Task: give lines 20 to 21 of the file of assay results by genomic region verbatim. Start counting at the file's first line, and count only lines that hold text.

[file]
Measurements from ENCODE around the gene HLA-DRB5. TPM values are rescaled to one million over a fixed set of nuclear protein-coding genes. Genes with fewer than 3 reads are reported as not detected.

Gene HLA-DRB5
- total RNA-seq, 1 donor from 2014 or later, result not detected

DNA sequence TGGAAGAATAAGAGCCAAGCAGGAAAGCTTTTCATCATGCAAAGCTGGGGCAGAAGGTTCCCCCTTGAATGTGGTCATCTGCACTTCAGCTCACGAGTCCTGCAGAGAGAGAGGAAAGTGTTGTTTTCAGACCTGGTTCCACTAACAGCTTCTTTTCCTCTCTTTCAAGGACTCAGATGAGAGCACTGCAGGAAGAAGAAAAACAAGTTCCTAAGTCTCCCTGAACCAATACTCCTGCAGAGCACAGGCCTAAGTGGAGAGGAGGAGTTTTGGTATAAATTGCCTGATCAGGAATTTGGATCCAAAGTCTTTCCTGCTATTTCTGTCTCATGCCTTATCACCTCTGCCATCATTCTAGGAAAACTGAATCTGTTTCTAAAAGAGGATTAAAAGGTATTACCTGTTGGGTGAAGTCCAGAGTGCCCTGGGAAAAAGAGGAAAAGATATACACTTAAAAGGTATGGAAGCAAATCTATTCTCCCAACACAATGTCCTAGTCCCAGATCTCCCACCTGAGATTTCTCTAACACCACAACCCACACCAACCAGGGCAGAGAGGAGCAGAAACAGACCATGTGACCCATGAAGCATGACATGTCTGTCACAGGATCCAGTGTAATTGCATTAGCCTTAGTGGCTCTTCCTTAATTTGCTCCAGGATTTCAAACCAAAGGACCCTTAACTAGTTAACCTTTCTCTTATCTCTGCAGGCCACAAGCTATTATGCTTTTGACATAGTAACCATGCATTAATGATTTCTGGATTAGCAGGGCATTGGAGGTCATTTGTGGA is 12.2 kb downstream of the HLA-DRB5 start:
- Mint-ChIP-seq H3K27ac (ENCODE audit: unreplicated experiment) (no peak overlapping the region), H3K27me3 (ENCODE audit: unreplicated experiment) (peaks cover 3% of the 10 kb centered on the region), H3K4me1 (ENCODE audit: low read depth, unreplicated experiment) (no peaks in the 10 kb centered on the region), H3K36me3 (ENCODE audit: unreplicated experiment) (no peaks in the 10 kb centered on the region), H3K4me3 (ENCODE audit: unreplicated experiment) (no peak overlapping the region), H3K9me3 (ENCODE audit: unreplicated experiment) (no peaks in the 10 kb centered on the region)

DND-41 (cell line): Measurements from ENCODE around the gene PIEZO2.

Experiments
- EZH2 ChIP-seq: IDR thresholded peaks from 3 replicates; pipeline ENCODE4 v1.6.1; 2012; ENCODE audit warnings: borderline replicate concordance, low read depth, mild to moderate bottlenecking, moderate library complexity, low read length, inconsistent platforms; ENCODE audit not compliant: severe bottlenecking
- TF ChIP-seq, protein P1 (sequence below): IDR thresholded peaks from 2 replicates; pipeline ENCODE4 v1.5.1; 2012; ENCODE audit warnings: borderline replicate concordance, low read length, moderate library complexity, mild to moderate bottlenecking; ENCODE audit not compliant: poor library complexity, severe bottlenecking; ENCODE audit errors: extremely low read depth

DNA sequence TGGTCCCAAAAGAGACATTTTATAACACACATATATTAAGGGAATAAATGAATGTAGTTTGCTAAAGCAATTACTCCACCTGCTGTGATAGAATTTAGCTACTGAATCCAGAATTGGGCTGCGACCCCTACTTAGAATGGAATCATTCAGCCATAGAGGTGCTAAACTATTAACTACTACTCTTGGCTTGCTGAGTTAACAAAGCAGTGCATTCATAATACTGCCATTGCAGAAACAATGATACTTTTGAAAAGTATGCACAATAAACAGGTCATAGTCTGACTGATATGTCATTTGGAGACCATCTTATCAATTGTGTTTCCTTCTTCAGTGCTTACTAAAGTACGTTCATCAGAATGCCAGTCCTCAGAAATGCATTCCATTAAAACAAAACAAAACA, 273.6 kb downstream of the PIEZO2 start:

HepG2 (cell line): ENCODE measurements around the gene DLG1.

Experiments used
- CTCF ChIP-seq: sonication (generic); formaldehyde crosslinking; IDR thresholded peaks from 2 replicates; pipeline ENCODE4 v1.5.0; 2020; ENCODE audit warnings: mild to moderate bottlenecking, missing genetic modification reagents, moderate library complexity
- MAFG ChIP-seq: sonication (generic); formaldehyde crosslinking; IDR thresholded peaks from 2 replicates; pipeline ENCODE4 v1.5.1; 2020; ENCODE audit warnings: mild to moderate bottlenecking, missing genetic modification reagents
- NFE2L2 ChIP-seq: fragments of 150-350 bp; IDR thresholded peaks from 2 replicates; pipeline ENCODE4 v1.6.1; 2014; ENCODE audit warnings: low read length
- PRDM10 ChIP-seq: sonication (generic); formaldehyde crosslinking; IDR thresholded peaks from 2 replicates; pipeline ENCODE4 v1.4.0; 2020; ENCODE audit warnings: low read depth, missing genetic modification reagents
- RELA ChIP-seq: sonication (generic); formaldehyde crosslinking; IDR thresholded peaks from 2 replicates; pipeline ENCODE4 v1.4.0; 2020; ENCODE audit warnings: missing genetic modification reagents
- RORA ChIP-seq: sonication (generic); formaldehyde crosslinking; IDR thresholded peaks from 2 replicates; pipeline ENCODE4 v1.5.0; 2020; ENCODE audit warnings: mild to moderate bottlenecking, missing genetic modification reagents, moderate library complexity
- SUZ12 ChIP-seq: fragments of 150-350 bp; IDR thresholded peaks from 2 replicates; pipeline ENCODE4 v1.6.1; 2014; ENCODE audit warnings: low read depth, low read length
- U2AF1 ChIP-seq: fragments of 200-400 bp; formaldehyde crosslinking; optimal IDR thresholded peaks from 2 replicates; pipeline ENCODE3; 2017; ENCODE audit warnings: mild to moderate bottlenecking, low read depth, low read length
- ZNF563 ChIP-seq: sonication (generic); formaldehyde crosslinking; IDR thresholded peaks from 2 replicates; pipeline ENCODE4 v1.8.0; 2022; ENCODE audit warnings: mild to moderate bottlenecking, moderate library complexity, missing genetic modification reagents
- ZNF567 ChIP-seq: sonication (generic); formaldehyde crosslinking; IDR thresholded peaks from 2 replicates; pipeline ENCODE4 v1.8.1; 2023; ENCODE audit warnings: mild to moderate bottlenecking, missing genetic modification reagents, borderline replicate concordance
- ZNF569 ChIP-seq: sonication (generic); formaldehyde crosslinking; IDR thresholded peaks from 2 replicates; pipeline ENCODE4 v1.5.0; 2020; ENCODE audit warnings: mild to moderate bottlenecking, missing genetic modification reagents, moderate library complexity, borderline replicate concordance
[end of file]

- U2AF1 ChIP-seq: fragments of 200-400 bp; formaldehyde crosslinking; optimal IDR thresholded peaks from 2 replicates; pipeline ENCODE3; 2017; ENCODE audit warnings: mild to moderate bottlenecking, low read depth, low read length
- ZNF563 ChIP-seq: sonication (generic); formaldehyde crosslinking; IDR thresholded peaks from 2 replicates; pipeline ENCODE4 v1.8.0; 2022; ENCODE audit warnings: mild to moderate bottlenecking, moderate library complexity, missing genetic modification reagents